I’ve long been interested in exploring different delivery systems for poetry films. Though videos on the web are Moving Poems’ bread and butter, and are clearly going to remain the dominant delivery system for years to come, that doesn’t mean we should ignore other media and venues, such as mobile apps, exhibition spaces, festivals and DVDs. And as Deus Ex Machina #149, Filmpoem Album, demonstrates, there’s no reason why literary magazines have to confine their video publications to the web. Poetry editor Michael Vandebril called upon guest editors Willem Bongers-Deck and Judith Dekker to develop this collection in time for Filmpoem‘s program at the Felix Poetry Festival in Antwerp this past June.
The DVD and accompanying print journal are also available from their website, and they were kind enough to send me a review copy. The poets are all from Belgium and Netherlands and I don’t know Dutch or French, so of course I can’t fully evaluate the films as videopoems. But based on what I do understand, I think that other print literary journals should pay close attention to what they’ve done here — it’s an example well worth emulating, with a couple of possible exceptions which I’ll discuss below.
The above trailer includes snippets of all but one of the 11 short films included in the DVD. As these snippets perhaps suggest, many of the films are watchable on account of their imagery alone, which speaks to the expertise of the filmmakers. For what it’s worth, I was especially taken with the imagery in films directed by Philippe Werkers, Reyer Boxem, Anton Coene, Jeroen Sebrecht, and Dimitri van Zeebroeck. The absence of Marc Neys from the line-up seemed a little odd, but perhaps they wanted to show that there was more to Belgian filmmaking than the otherwise nearly inescapable Swoon. The branding by Deus Ex Machina was minimal — just enough to provide a thread of continuity to an otherwise diverse mix of aspect ratios and approaches, including a few animations, color as well as black-and-white, etc. All the directors chose to include the poems as voiceovers — as opposed to via text — which also helped unify the collection. The longest (7:07) and most experimental poetry film came at the end, which was probably a wise programming choice.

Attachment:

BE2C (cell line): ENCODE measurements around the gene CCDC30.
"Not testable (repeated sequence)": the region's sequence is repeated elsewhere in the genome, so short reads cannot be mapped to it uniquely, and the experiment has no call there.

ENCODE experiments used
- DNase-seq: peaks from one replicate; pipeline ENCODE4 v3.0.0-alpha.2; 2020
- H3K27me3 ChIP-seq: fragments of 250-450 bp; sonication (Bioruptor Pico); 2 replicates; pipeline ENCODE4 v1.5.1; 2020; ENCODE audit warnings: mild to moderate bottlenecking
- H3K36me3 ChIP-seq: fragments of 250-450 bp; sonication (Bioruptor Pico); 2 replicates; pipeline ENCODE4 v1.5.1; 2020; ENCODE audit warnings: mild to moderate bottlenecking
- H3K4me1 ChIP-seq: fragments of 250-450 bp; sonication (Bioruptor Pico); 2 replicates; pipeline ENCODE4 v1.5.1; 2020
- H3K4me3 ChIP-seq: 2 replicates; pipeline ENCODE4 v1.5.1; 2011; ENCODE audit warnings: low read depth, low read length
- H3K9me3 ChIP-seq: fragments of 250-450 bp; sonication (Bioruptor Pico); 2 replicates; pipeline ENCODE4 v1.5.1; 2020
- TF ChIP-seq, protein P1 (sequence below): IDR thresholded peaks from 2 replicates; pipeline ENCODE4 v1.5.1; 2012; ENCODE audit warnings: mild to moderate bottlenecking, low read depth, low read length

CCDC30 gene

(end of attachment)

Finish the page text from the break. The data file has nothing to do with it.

I should stress that overall this is a really high-quality product. The journal issue is perfect-bound with printing on the spine and the DVD tucked securely into the flap of the back cover. The poems appear in the same order as they do in the DVD, so one can read along. Oddly, though, the information about who directed the film made for each poem is not included alongside, but only in the table of the contents, and fuller credits only appear on the DVD. Instead, opposite each poem on the left-hand page is a full-color photo of the poet, and while this makes for a very elegant design, and it may be the way other issues of Deus Ex Machina are set up, it struck me as an odd fit for this issue. I would’ve preferred stills from the films, accompanied by the credits; the author photos could have been relegated to the bios at the back. And the fact that the directors don’t also have photos in the magazine bothered me a little bit. Why should poets get all the glory?
These minor quibbles aside, I’m very impressed with the obvious care and attention that went into DEM’s Filmpoem Album, and I hope other literary magazines will consider following suit. Also, I’m flattered that the Foreword (also on the website) cites Moving Poems as (according to Google Translate) “authoritative,” though it must be said that my nearly exclusive focus on English-language videos, or videos with English subtitles, does make the site a bit less inclusive than it might otherwise be. But that’s precisely why we need projects like DEM 149 to help pick up the slack.